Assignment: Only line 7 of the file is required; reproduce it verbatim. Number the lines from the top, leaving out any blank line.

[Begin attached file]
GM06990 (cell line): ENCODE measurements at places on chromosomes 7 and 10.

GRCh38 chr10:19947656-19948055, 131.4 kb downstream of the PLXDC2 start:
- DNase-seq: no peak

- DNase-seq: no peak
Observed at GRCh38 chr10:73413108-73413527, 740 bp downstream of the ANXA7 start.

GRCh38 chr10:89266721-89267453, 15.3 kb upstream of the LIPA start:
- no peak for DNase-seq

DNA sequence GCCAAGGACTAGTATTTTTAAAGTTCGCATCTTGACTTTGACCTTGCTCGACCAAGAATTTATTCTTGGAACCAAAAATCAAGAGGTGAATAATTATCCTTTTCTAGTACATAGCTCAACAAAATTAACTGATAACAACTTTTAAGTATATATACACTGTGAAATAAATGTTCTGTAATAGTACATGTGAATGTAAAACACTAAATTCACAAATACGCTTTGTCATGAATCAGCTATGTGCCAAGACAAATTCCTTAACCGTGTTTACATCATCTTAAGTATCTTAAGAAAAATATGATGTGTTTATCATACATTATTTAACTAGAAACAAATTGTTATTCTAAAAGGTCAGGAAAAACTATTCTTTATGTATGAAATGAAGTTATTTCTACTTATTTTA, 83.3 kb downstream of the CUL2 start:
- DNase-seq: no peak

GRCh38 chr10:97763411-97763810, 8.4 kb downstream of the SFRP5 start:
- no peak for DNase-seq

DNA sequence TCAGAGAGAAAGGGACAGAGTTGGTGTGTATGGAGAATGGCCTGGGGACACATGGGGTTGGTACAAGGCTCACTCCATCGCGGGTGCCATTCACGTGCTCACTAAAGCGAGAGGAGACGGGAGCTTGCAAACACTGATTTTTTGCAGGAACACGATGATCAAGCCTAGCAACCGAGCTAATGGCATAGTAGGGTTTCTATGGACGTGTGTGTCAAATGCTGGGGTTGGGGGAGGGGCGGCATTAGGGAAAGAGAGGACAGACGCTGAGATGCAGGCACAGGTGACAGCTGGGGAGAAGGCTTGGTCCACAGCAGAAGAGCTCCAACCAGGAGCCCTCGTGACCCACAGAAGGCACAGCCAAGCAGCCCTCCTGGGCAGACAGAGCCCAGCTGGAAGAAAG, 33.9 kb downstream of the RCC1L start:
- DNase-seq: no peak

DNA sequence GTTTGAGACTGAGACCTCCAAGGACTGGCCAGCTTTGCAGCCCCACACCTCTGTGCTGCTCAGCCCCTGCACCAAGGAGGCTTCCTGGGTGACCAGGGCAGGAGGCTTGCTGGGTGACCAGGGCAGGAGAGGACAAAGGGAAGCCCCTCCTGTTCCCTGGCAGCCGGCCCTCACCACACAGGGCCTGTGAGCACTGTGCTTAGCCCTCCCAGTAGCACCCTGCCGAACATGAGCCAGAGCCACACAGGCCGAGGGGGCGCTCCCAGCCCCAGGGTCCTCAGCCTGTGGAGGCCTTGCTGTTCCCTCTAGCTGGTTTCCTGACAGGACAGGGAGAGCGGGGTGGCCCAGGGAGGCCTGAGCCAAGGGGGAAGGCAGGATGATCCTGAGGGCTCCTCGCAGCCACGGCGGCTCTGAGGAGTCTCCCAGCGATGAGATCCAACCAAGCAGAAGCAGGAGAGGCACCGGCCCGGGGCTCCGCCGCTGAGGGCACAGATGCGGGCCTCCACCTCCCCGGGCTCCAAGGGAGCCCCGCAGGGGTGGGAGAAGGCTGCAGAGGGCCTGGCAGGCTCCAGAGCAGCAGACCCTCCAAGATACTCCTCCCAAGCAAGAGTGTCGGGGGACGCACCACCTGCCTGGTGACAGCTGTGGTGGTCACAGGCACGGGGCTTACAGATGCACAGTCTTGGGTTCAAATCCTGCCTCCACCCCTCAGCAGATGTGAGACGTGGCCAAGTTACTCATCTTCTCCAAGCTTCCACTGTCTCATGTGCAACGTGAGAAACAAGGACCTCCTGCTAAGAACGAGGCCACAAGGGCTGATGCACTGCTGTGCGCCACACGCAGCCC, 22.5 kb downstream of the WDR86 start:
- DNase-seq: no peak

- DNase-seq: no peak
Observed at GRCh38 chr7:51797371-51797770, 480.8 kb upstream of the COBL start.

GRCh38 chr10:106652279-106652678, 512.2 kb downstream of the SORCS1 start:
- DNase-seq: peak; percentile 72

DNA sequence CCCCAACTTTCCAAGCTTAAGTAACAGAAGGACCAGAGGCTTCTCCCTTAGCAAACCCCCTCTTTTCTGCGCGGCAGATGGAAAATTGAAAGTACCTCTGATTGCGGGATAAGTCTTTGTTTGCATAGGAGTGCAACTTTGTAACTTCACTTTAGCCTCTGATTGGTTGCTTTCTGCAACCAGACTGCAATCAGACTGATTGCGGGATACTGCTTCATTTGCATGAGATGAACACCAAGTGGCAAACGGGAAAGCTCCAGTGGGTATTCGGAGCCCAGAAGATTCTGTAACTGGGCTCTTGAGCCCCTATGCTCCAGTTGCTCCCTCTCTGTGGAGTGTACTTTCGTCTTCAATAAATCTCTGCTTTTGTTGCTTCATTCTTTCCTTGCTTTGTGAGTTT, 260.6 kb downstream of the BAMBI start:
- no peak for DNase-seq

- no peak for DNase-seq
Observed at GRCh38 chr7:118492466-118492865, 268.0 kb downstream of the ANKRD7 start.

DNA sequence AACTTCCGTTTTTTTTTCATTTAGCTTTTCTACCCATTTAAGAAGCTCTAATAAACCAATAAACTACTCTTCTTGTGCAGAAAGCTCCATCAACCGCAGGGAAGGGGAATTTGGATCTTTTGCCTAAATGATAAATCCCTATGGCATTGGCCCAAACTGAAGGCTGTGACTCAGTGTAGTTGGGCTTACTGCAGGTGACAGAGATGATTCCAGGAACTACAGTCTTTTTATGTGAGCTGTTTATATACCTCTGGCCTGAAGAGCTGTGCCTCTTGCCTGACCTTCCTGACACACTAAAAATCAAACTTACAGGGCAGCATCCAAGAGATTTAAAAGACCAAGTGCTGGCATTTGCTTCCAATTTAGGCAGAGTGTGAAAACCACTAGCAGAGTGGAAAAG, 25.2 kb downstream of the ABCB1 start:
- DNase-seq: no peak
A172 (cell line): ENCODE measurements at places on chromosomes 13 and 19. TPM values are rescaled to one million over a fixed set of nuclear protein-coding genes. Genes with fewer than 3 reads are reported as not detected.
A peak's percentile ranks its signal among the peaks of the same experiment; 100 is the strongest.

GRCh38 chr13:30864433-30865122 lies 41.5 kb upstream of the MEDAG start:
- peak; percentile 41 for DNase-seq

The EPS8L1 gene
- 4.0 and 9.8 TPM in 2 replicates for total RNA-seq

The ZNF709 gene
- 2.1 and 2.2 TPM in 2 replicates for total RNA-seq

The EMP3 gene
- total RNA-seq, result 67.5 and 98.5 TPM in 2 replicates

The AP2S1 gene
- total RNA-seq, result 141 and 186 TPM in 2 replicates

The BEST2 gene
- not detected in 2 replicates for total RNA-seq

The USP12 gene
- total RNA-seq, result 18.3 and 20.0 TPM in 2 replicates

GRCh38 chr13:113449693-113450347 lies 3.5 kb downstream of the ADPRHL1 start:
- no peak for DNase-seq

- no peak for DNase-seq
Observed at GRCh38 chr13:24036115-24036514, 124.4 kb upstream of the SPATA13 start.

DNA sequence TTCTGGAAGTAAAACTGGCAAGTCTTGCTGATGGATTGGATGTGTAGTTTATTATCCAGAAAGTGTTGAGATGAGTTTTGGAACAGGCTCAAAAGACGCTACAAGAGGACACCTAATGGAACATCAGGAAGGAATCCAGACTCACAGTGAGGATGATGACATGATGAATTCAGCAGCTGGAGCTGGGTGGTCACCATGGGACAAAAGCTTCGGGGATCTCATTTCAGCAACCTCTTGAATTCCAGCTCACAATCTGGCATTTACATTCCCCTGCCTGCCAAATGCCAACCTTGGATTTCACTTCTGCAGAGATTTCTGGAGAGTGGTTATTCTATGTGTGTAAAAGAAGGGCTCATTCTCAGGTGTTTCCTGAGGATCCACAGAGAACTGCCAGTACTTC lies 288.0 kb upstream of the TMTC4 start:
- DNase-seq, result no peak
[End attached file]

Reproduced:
- no peak for DNase-seq